The Blue House Raid Part I: North Korean Commandos Are Hardcore PT Studs

The Blue House Raid Part I: North Korean Commandos Are Hardcore PT Studs

By MSG (Ret.) Mad Max Mullen

nkarmy2Fitness for thought… Let’s imagine that you were going to war against the North Korean Army Special Operations Commandos. You would be going up against one of the best-conditioned commando units in the world. The North Korean Army has the largest standing special operations force in the world—it makes our SOCOM look like a rifle platoon in comparison. They have a standing special operations force estimated to be 70,000–100,000 strong. Their training takes places in the northernmost part of Korea where the extreme elevation of the mountain ranges would boggle the mind.

In 1968, a specially selected, thirty-one man North Korean commando team from the infamous North Korean 124th Army Unit infiltrated across the demilitarized zone (DMZ) to conduct a raid on the Blue House, the South Korean equivalent to our White House, to assassinate President Park Chung-hee by cutting off his head. This special operation commando unit trained for two years and spent their final 15 days rehearsing action on the objective in a full-scale mock up of the Blue House. These specially selected men were the best that the North Korean Army had to offer. They were trained in infiltration and ex-filtration techniques, weaponry, navigation, airborne operations, amphibious infiltration, hand-to-hand combat with infuses on knife fighting, and concealment. One of their concealment techniques was to dig into graves and sleep with the bones and dead bodies. As the only surviving commando stated, “It made us fearless—no one would think to look for us in a graveyard.” They ran up mountains at eight miles an hour with sixty-six pound rucks in broken, unforgiving country. Their training was conducted in adverse weather conditions—even in the winter where some lost toes and feet from frost bite! I served three tours in Korea and have seen the weather easily drop to thirty degrees below zero.

Upon infiltration of the DMZ, they stuck to the high ground and moved at night in the dead of winter. If you have served or been to Korea, you would know that the mountain ranges are no joke. The mission was supposed to take four days, however, it was compromised when they ran into a group of wood cutters. One of the officers wanted to kill them, but the group team leader let them go after a lecture on the good life in North Korea. The wood cutters immediately notified the local police and an all-out dragnet was set up by ROK and US Forces. The commandos were able to evade all patrols and road blocks; they made it all the way into the city. After changing into ROK Army Uniforms, they were stopped 200 meters short of the objective (after an alert police officer challenged them). A fierce fire fight broke out as they tried to fight their way to the Blue House. Unknown to the commandos, the Blue House had been reinforced with a platoon of soldiers. The fire fight was intense, but once the South Korean tanks showed up, they went to their escape and evasion (E&E) plan. Over the next few days, twenty-nine North Korean commandos were killed, one unaccounted for, and one was captured alive.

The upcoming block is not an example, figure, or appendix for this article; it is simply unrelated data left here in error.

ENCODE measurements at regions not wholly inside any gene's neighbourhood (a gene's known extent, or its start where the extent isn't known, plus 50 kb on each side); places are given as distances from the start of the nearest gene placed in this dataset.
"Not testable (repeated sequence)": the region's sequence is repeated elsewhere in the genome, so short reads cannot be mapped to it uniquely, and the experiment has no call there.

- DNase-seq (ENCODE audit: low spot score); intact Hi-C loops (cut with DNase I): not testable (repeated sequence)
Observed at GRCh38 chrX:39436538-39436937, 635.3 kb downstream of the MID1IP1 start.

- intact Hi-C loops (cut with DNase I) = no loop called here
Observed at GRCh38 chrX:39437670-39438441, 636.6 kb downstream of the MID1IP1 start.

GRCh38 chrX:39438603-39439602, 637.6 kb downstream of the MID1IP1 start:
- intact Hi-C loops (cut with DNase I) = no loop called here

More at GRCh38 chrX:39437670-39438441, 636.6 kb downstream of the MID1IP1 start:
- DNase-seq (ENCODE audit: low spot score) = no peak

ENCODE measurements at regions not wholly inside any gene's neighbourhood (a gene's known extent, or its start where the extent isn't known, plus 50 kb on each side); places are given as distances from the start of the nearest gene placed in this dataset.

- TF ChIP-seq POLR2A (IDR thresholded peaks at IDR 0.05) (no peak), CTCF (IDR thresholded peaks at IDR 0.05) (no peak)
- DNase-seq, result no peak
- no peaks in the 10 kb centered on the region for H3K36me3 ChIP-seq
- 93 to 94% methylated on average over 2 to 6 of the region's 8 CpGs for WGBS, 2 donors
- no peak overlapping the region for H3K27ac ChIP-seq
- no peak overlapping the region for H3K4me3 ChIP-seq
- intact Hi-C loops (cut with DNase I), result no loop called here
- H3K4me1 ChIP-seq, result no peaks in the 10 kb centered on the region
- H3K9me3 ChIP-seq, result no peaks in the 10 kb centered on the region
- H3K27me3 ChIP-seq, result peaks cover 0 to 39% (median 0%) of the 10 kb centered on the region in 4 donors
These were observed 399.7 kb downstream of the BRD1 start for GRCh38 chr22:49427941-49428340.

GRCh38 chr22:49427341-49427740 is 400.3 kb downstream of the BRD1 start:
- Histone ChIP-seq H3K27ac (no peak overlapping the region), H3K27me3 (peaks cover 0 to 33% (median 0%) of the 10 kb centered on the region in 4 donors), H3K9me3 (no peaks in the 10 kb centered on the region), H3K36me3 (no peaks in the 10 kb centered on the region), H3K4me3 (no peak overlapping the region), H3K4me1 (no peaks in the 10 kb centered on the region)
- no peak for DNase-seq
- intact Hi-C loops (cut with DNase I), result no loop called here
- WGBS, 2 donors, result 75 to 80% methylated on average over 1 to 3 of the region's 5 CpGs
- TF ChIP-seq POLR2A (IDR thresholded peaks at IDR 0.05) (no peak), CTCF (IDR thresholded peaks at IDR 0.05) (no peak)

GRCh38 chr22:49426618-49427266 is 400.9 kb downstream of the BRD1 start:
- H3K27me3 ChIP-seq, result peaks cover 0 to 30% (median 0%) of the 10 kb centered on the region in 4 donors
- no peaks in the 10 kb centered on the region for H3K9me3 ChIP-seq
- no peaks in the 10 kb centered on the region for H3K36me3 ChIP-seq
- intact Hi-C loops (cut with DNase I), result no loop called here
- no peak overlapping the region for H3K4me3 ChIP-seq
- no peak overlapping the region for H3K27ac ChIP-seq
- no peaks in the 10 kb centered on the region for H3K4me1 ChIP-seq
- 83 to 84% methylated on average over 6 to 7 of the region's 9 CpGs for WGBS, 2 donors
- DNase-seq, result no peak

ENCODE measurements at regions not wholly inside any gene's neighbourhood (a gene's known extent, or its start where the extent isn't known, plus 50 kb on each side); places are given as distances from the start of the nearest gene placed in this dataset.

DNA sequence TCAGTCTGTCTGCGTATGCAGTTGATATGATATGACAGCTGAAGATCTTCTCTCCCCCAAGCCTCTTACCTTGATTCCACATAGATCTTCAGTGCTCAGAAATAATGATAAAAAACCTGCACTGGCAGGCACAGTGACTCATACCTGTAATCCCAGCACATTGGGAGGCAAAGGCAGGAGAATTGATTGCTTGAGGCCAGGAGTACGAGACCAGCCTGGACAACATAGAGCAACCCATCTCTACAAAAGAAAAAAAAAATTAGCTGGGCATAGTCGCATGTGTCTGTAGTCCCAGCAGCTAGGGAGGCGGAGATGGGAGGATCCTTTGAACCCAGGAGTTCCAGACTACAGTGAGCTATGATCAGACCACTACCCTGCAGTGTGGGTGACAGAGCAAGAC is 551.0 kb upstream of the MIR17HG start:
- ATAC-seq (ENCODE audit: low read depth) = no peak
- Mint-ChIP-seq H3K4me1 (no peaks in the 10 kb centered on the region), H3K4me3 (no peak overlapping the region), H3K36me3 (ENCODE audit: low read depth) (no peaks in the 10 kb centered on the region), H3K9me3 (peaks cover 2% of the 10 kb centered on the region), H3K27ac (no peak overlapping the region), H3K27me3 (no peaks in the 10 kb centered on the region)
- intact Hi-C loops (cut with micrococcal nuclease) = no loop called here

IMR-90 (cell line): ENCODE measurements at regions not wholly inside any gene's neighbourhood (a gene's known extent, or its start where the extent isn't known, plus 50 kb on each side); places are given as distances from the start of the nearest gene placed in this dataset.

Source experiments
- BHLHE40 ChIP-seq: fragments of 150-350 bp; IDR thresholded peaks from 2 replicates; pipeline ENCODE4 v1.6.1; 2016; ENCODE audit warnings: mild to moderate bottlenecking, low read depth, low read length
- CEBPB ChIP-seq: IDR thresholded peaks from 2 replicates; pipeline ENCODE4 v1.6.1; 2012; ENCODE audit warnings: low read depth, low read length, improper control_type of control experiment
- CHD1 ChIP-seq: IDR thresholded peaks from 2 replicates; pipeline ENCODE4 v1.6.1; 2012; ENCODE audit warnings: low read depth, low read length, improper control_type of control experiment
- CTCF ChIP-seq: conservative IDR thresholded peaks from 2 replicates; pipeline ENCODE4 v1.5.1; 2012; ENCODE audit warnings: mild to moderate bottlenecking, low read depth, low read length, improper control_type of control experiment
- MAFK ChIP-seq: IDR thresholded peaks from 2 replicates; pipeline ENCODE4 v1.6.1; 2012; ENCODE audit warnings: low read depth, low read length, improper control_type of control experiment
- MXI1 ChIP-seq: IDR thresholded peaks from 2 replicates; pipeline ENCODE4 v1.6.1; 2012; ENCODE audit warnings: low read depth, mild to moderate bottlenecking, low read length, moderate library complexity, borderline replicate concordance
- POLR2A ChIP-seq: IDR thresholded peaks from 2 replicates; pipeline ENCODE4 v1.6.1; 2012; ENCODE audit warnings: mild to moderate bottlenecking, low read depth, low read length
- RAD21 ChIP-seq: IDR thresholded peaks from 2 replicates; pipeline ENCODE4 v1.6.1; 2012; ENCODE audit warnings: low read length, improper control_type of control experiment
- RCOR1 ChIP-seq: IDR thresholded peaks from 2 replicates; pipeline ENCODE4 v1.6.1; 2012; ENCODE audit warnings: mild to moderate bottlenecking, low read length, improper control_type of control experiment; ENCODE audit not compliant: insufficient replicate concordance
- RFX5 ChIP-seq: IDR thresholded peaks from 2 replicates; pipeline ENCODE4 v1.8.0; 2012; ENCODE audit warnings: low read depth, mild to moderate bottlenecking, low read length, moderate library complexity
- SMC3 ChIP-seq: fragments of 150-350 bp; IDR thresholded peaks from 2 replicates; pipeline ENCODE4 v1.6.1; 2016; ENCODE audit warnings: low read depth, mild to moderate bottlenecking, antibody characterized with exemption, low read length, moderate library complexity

nkarmyAutopsies were conducted on the bodies of the dead, North Korean commandos. The doctors who performed the autopsies were astounded at the commandos’ physical condition. “These men are the best conditioned men I have ever seen,” a doctor remarked. “Their muscularity is incredible; they all look like professional bodybuilders. They have incredibly low body fat. Remarkable specimens with the endurance of Olympic athletes.”

When I was stationed in Korea, I saw a training film on the North Korean soldier training regimen and was very impressed. The North Korean commandos are one fighting force I would go up against with caution and respect. They won’t throw their tails between their legs and run like the Iraqi Army—they will slug it out toe-to-toe. Don’t get me wrong, we will kick their tail, but it won’t be a cakewalk like Desert Storm.

Half of the North Korean Army is forward-deployed along the DMZ and itching for a fight. The capital city of Seoul is well within SCUD missile and artillery range. All of the military bases north of Seoul are pre-plotted and well within artillery range.

So now I ask you, who do you think is the best-conditioned special forces unit in the world?

I wrote this story to illustrate the importance of physical conditioning and the importance of being in shape. Whether you are a professional mil-sim hobbyist, military special operations soldier, or law enforcement officer, you have no excuse for not being in shape. In future articles, I will highlight the physical fitness programs of the elite military and law enforcement teams throughout the world. I will also be holding a MSG “Mad Max” Mullen Fitness Challenge just to see how you stack up.

Until next time: “Train hard to fight another day,”

Next Part II: “Specially selected and handpicked”